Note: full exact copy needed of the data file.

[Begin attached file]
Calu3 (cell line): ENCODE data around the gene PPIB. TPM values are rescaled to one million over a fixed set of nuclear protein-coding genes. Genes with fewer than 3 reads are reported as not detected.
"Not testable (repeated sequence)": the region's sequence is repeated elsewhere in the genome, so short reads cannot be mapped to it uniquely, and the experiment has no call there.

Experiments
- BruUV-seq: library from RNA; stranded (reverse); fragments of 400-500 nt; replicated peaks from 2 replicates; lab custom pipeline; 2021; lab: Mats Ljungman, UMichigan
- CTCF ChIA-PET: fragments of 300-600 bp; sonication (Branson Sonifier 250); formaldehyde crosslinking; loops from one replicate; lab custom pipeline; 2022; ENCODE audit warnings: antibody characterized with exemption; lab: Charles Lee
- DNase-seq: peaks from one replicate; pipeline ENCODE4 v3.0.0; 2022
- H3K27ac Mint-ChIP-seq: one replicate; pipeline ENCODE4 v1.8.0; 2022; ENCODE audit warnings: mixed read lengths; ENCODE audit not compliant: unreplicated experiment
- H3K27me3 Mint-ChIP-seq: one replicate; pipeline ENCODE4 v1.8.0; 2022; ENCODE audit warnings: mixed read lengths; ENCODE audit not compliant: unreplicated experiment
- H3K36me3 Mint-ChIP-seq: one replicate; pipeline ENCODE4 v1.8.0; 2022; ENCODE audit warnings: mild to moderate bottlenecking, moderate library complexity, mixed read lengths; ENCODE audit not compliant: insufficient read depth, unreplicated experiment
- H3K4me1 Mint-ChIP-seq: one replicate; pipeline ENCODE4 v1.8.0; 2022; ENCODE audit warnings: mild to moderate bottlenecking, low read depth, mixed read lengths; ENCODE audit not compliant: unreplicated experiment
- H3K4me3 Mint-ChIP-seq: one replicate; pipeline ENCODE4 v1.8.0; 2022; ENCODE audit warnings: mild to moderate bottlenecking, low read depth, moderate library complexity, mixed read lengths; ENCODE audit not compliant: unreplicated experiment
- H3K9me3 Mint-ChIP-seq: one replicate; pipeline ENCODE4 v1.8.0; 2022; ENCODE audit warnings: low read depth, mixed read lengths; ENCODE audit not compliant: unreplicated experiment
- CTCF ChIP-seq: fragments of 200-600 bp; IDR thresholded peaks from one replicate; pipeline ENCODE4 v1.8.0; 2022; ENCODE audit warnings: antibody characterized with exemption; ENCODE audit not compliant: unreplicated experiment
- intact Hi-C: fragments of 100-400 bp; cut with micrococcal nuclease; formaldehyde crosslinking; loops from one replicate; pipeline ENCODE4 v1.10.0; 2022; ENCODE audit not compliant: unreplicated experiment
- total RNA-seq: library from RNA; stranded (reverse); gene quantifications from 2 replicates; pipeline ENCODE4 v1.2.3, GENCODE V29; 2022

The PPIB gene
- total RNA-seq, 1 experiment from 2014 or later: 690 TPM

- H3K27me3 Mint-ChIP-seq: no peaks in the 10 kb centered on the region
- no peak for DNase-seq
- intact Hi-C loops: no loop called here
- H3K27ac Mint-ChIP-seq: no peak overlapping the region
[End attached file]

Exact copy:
Calu3 (cell line): ENCODE data around the gene PPIB. TPM values are rescaled to one million over a fixed set of nuclear protein-coding genes. Genes with fewer than 3 reads are reported as not detected.
"Not testable (repeated sequence)": the region's sequence is repeated elsewhere in the genome, so short reads cannot be mapped to it uniquely, and the experiment has no call there.

Experiments
- BruUV-seq: library from RNA; stranded (reverse); fragments of 400-500 nt; replicated peaks from 2 replicates; lab custom pipeline; 2021; lab: Mats Ljungman, UMichigan
- CTCF ChIA-PET: fragments of 300-600 bp; sonication (Branson Sonifier 250); formaldehyde crosslinking; loops from one replicate; lab custom pipeline; 2022; ENCODE audit warnings: antibody characterized with exemption; lab: Charles Lee
- DNase-seq: peaks from one replicate; pipeline ENCODE4 v3.0.0; 2022
- H3K27ac Mint-ChIP-seq: one replicate; pipeline ENCODE4 v1.8.0; 2022; ENCODE audit warnings: mixed read lengths; ENCODE audit not compliant: unreplicated experiment
- H3K27me3 Mint-ChIP-seq: one replicate; pipeline ENCODE4 v1.8.0; 2022; ENCODE audit warnings: mixed read lengths; ENCODE audit not compliant: unreplicated experiment
- H3K36me3 Mint-ChIP-seq: one replicate; pipeline ENCODE4 v1.8.0; 2022; ENCODE audit warnings: mild to moderate bottlenecking, moderate library complexity, mixed read lengths; ENCODE audit not compliant: insufficient read depth, unreplicated experiment
- H3K4me1 Mint-ChIP-seq: one replicate; pipeline ENCODE4 v1.8.0; 2022; ENCODE audit warnings: mild to moderate bottlenecking, low read depth, mixed read lengths; ENCODE audit not compliant: unreplicated experiment
- H3K4me3 Mint-ChIP-seq: one replicate; pipeline ENCODE4 v1.8.0; 2022; ENCODE audit warnings: mild to moderate bottlenecking, low read depth, moderate library complexity, mixed read lengths; ENCODE audit not compliant: unreplicated experiment
- H3K9me3 Mint-ChIP-seq: one replicate; pipeline ENCODE4 v1.8.0; 2022; ENCODE audit warnings: low read depth, mixed read lengths; ENCODE audit not compliant: unreplicated experiment
- CTCF ChIP-seq: fragments of 200-600 bp; IDR thresholded peaks from one replicate; pipeline ENCODE4 v1.8.0; 2022; ENCODE audit warnings: antibody characterized with exemption; ENCODE audit not compliant: unreplicated experiment
- intact Hi-C: fragments of 100-400 bp; cut with micrococcal nuclease; formaldehyde crosslinking; loops from one replicate; pipeline ENCODE4 v1.10.0; 2022; ENCODE audit not compliant: unreplicated experiment
- total RNA-seq: library from RNA; stranded (reverse); gene quantifications from 2 replicates; pipeline ENCODE4 v1.2.3, GENCODE V29; 2022

The PPIB gene
- total RNA-seq, 1 experiment from 2014 or later: 690 TPM

- H3K27me3 Mint-ChIP-seq: no peaks in the 10 kb centered on the region
- no peak for DNase-seq
- intact Hi-C loops: no loop called here
- H3K27ac Mint-ChIP-seq: no peak overlapping the region